A new tale of horror is going viral on Facebook this week, just like every other week. You may have seen this stomach-turning photo of a rat in a 20-ounce soda bottle alongside a claim that a family made this discovery after their child had already finished off half of the bottle. (Why a toddler was pounding so much Dr. Pepper in the first place is a question for another day).


Of course, news stations immediately ran with it, since it has all the ingredients for a perfect story. It’s gross, involves a child, makes a big corporation look bad and could happen to anyone. It’s also blatantly fake, following in the footsteps last year’s deep-fried KFC rat hoax and the original classic finger in the Wendy’s chili debacle. The motivation for people to craft these deceptions is fairly obvious. Everyone wants a piece of viral internet fame. It’s a weird quirk of human nature to desire some kind of notability, no matter what it’s for. Money is also a factor in these kinds of scams. It’s easy to get a billion dollar company to throw a few bucks at you to retract your claims.

But what is less clear is what makes people fall for these hoaxes. The internet is filled with crazy made-up yarns, whether it’s the popular gross-out like finding a rat in your food, or something with political connotations designed to incite anger or fear. People are shockingly quick to believe any silly rumor they hear, and then share it widely among their social networks. One would imagine that most reasonable people would see a blatantly ridiculous claim like President Obama flashing “Muslim gang signs” at an event, laugh at how weird that sounds and then move on with their day. But for some reason, in thousands of minds, logic is overridden by outrage and these stories perpetuate.


Confirmation bias is probably the effect that’s at work with this type of scenario. That means you tend to look for facts that support your own pre-existing ideas about the world, no matter how flimsy, and ignore any other evidence that says your beliefs may be incorrect. In the above example, people who are already inclined to dislike the President and suspect him of having secret ties with Islamic groups see an image of him jokingly wagging a finger at someone with a caption that links his hand gesture to something sinister, and they have no trouble making the leap to believe the caption. In their minds, their long-held suspicions are true and there is photographic evidence to back it up.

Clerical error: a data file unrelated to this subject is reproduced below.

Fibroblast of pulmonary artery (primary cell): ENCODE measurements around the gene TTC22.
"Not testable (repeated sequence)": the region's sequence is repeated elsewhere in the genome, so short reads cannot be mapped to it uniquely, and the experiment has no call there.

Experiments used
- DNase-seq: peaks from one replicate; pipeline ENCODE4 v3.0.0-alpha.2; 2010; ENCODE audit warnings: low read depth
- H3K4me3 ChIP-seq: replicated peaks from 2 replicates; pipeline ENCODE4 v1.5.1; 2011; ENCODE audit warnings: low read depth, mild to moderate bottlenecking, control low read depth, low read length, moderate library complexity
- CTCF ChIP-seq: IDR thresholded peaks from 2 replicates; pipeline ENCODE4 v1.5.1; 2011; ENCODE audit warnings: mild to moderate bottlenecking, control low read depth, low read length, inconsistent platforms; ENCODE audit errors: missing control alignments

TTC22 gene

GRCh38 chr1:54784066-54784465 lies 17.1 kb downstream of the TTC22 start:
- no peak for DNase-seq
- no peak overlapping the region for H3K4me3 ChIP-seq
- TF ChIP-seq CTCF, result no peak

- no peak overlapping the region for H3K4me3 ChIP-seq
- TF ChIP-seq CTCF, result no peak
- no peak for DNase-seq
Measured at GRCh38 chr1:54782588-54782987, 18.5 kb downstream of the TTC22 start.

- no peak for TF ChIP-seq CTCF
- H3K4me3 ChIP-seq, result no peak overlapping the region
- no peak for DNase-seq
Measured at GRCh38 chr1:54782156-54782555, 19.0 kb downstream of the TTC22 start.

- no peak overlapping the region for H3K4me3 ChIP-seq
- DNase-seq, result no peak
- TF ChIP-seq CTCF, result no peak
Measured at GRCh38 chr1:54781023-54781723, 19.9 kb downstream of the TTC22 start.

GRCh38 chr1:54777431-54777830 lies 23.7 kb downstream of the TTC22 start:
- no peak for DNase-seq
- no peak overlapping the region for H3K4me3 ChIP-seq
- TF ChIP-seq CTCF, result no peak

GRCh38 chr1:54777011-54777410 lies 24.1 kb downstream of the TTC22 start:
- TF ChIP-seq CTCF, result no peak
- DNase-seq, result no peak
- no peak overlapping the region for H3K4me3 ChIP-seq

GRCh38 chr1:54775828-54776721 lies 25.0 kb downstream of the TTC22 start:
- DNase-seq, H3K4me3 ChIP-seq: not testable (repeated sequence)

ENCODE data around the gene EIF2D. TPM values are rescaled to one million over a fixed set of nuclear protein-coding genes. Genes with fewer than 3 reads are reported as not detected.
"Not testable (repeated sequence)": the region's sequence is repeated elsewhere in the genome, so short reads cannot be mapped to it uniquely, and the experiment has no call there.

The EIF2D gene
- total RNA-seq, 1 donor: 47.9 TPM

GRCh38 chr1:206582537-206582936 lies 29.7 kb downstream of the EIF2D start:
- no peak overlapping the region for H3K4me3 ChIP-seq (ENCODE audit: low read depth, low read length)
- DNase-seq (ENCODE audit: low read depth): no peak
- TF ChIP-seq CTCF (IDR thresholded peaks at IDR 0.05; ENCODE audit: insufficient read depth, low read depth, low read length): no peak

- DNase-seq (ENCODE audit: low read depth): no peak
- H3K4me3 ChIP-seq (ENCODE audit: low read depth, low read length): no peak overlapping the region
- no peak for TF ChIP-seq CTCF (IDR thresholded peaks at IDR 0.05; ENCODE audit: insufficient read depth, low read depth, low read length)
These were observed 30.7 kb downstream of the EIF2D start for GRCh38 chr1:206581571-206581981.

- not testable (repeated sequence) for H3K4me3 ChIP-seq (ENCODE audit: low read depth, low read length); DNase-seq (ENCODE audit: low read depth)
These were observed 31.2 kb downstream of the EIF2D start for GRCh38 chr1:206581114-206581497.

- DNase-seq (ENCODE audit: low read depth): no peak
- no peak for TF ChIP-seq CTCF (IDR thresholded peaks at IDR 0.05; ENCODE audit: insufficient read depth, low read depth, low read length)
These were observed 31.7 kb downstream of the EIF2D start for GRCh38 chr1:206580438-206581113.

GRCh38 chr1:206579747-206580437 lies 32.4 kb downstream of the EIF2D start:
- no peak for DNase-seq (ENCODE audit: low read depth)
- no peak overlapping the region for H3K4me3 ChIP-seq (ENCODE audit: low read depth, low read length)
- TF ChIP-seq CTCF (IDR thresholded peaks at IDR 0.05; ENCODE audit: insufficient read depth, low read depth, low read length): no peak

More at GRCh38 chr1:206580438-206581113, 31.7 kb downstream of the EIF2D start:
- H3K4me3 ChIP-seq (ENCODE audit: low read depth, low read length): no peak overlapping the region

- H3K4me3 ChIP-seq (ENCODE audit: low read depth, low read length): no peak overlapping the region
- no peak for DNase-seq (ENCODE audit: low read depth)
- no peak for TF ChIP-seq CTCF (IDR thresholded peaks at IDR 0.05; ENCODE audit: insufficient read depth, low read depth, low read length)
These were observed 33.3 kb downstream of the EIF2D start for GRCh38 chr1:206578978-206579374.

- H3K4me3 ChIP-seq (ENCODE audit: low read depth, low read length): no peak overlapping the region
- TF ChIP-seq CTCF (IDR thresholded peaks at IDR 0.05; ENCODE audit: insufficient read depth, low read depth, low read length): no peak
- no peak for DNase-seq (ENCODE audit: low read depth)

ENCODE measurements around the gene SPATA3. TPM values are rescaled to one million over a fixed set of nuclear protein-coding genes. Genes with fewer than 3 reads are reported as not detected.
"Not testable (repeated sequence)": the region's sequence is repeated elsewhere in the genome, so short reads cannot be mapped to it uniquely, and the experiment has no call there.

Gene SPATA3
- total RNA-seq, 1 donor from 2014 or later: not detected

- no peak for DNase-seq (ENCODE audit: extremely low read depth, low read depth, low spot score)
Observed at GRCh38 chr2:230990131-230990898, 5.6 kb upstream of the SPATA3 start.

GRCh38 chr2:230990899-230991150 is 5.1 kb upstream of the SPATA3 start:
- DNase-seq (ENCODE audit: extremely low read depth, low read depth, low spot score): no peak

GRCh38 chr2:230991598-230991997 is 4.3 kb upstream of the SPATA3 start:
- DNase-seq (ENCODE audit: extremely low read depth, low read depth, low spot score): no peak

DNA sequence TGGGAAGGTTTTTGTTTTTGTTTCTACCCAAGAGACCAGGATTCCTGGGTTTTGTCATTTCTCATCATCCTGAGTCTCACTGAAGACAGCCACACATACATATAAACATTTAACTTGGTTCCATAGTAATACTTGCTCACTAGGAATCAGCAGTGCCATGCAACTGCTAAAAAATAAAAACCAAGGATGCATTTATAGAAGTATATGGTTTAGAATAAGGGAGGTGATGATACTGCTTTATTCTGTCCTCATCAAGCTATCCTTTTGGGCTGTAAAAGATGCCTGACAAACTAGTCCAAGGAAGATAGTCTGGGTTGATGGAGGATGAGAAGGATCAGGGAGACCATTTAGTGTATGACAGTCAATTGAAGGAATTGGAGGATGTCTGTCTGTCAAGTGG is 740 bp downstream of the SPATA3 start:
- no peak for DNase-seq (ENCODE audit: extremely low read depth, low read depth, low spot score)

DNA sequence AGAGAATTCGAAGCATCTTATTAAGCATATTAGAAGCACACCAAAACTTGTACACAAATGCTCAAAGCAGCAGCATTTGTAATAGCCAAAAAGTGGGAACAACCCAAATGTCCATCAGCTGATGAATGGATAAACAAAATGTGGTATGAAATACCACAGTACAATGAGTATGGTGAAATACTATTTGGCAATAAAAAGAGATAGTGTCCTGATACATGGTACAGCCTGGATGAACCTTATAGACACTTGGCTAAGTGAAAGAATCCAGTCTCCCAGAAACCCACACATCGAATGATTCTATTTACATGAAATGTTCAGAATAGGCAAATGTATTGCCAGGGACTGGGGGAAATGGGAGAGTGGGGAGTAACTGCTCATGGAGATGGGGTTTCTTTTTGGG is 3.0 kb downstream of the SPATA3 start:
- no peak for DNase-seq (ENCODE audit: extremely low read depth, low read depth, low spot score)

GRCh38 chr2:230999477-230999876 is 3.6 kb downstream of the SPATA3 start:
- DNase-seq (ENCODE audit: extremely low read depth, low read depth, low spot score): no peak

The confirmation bias at play in the endless reposts of finding body parts and rats in food products is the American people’s inherent distrust of large corporations. Ever hear see a viral news story featuring outraged citizens finding bugs in a small family-owned pizza restaurant? Probably not. But spot a hair on a Papa John’s slice and the whole internet is going to have an opinion about it. We love to hate “the man” and will take any chance we get to back up our hatred with what seems like solid evidence.


Most of the time, these silly viral posts are harmless and merely annoying. The truth behind such silly stories is always revealed eventually and anyone who fell for it and shared it looks dumb. Next time you’re confronted with a story that seems too crazy to be true, it probably is. Take a few minutes to do a bit of research or just use your own common sense before reposting and getting upset. Your Facebook friends will thank you.